“Hitherto has the Lord helped us”
The impact of diaspora churches from Africa, the Caribbean, Asia, and Latin America on the religious landscape of the United Kingdom and into all levels of society has been astonishing. Contributing to this phenomenon is the New Testament Assembly, the church where I currently serve as its national leader. The NTA was established in Jamaica, West Indies, in 1954. The church, which had its roots in the USA, was birthed out of resistance and in protest to the unacceptable racial inequalities and injustice that existed at that time.
Among the founders of NTA were my late father, Melvin L Powell, and his close friend, Bishop Donald E Bernard. The two men in their twenties formed what was to become an enduring partnership. They travelled to England in 1961, and planted the NTA on British soil in the same year. The many challenges that West Indians faced when they came to Britain are well documented and widely available in many publications, books and film documentaries. My father often recalled stories about the harsh treatment, being turned away from places of worship or denied the use of premises, that he and other Caribbean migrants experienced. They were seen as second-class believers and not welcomed. Despite all this, he and his compatriots showed great resilience and, by God’s grace, persevered.
From its humble beginnings, in the living room of the late Reverend Alfred Doyley (and his wife Kathrine) in Balham, South London, the NTA has grown into a global organisation, with churches and ministries across four continents. As well as being known for its vibrant worship and Christian witness, the NTA has a long and recognised history of community engagement and Christian social action. This includes the Tooting Neighbourhood Centre, its Home Care, and other activities for which my late mother, Rev Amy Rose Powell, was awarded an MBE. The Ethnicity and Mental Health Improvement Project, prison support, homeless food programmes and more are all a part of this rich legacy.
The NTA is also home to pioneering women leaders like my aunt, the late Rev Dr. Io Smith MBE; Bishop Esme Beswick MBE, and Rev Nezlin Sterling, who will be remembered for their indispensable contribution to the innovative role the NTA played in intercultural ecumenism, and the high regard in which it is held in mainstream denominations.
Leadership succession within church organisations can be a vexing issue, but not for the pioneers of the NTA, who wisely discerned whenever transition was needed and acted accordingly. The mantle of leadership subsequently fell on the shoulders of the late Bishop David W Greaves, my predecessor who, as with King David, with skillful hands and integrity of heart presided over the organisation from 1999 to 2013.
Over the years, the NTA has planted 14 churches across London and the Midlands, and in some instances, other independent churches joined the group. Several properties were purchased to facilitate the growth of the organisation, most of which are now mortgage-free, serving both as a house of worship and used by the community.
Aspects of the journey and achievements of the NTA are documented in the book, ‘Froman Acorn to an Oak Tree’ and ‘The Ebony Cross’, authored by Rev Dr Smith. Some specifics worthy of mention here are:
- The establishment of the NTA Institute of Theology & Christian Counselling, which attained Accreditation with two leading universities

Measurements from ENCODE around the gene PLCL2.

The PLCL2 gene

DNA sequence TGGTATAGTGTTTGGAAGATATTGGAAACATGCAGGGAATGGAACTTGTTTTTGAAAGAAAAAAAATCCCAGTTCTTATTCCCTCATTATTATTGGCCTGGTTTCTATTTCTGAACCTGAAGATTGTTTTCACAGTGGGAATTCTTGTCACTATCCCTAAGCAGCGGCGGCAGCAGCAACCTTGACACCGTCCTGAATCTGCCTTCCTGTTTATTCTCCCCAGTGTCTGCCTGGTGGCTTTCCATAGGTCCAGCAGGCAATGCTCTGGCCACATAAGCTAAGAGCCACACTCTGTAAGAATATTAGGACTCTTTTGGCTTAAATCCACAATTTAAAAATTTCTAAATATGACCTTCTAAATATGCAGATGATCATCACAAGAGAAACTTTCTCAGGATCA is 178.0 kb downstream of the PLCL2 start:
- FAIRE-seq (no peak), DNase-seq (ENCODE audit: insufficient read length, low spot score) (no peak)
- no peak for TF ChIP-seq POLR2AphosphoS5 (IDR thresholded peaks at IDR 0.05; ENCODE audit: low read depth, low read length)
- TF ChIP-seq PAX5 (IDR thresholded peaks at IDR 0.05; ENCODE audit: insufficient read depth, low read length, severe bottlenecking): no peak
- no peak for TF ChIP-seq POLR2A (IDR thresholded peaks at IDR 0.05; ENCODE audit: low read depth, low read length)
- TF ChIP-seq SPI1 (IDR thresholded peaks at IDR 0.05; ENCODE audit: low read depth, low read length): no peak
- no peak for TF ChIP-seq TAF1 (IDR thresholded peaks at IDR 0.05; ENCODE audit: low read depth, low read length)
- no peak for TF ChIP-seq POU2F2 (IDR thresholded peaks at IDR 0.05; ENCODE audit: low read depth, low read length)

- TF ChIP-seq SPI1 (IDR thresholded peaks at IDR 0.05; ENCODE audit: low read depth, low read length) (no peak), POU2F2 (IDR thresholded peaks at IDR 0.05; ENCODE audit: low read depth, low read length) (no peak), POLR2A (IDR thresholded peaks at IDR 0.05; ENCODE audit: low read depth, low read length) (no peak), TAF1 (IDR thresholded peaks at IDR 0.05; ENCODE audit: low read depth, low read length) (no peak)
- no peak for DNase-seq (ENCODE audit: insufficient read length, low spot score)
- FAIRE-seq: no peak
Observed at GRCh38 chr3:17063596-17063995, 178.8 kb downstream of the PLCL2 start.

- Our ecumenical involvement with members serving on the Board of Christian Aid, Churches Together in Britain, membership of the Church of England General Synod and the Free Churches Group
- A slew of visits from international and national figures to various events, including HRH Queen Elizabeth II; the late Diana, Princess of Wales; former Prime Minister Margaret Thatcher; Reverend Jesse Jackson, and many more civic and church leaders
- The acquisition of 13 freehold properties
- The establishment of the Mother Smith School in Kumasi, Ghana
We recognise that the NTA is one of several UK churches of Caribbean heritage, who are celebrating their 60th Diamond Anniversary. Sadly, the story of the NTA and its achievements is not the same for many of the churches which emerged around the same time and thrived throughout the sixties and seventies. Not all survived the journey, and among the remaining churches from the West Indian Diaspora, the question of what the future might look like for these more traditional denominations demands serious and critical reflection.
We are worlds apart from 1961, and so much of church and society – as we have known it – has disappeared. Whether for good or bad is a matter of debate. These are unprecedented times, and the NTA – as with all institutions – needs to re-examine and repurpose itself in the new normal. The disruption and accelerated changes brought about by the COVID pandemic provides an opportunity to reset some things, discard others, and breathe fresh life into what it means to be ecclesia: to boldly witness to a broken humanity the unfolding revelation of God’s Kingdom of love in the here and now.
On the occasion of its 60th Anniversary, the NTA stands at a critical moment, on the crest of a wave that began on a ‘little rock’ in the Caribbean, poised to take more territories and to continue building an enduring legacy for generations to come.
Presiding National Bishop Delroy Powell New Testament Assembly England New Testament Assembly England will be celebrating its Diamond Anniversary with a special virtual and in-person combined event on 27th – 29th August 2021. Please subscribe to www.ntaworldwide.org.uk for updates.